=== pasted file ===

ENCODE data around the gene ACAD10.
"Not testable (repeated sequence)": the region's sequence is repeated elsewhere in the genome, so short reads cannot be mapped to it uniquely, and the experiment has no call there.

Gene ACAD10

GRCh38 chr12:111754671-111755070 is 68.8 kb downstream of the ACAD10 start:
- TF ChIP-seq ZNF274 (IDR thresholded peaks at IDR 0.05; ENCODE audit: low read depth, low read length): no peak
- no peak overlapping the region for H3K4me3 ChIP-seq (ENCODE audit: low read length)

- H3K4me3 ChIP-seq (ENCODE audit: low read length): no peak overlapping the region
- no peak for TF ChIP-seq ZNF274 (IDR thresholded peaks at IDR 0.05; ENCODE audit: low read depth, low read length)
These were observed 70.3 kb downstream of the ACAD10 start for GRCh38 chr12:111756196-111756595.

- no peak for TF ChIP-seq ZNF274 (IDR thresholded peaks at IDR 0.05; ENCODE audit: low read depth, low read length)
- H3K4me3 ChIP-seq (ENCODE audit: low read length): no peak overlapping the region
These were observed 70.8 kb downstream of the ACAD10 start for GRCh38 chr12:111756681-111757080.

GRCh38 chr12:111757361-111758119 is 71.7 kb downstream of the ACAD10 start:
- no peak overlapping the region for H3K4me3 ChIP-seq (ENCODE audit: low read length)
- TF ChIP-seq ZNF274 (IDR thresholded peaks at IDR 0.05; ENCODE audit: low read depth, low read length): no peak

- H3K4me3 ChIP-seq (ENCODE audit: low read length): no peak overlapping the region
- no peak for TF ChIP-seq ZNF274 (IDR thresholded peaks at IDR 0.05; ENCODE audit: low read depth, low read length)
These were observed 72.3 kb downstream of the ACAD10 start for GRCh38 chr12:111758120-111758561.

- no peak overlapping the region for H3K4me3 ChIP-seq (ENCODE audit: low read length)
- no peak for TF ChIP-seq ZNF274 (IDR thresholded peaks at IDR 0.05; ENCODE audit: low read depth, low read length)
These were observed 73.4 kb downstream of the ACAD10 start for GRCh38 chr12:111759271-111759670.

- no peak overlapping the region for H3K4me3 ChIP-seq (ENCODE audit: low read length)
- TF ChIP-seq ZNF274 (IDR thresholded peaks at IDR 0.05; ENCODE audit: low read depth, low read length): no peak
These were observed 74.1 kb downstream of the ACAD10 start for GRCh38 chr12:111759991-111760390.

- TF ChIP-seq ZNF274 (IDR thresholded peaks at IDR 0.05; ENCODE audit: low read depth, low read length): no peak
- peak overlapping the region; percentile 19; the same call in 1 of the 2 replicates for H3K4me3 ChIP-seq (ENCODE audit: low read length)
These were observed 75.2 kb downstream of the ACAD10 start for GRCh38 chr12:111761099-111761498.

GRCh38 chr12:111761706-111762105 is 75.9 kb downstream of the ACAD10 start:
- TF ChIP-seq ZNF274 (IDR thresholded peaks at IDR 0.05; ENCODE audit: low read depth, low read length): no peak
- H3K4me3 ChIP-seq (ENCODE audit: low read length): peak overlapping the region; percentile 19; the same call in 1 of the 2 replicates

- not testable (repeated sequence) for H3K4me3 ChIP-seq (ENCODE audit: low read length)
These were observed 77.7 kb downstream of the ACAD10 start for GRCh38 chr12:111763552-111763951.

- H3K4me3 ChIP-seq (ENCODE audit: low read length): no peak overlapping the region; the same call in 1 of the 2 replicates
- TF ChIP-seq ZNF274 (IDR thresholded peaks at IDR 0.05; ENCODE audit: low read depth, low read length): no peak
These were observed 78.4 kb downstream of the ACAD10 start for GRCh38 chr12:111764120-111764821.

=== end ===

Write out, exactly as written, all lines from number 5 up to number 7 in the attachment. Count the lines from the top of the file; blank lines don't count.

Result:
- TF ChIP-seq ZNF274 (IDR thresholded peaks at IDR 0.05; ENCODE audit: low read depth, low read length): no peak
- no peak overlapping the region for H3K4me3 ChIP-seq (ENCODE audit: low read length)

- H3K4me3 ChIP-seq (ENCODE audit: low read length): no peak overlapping the region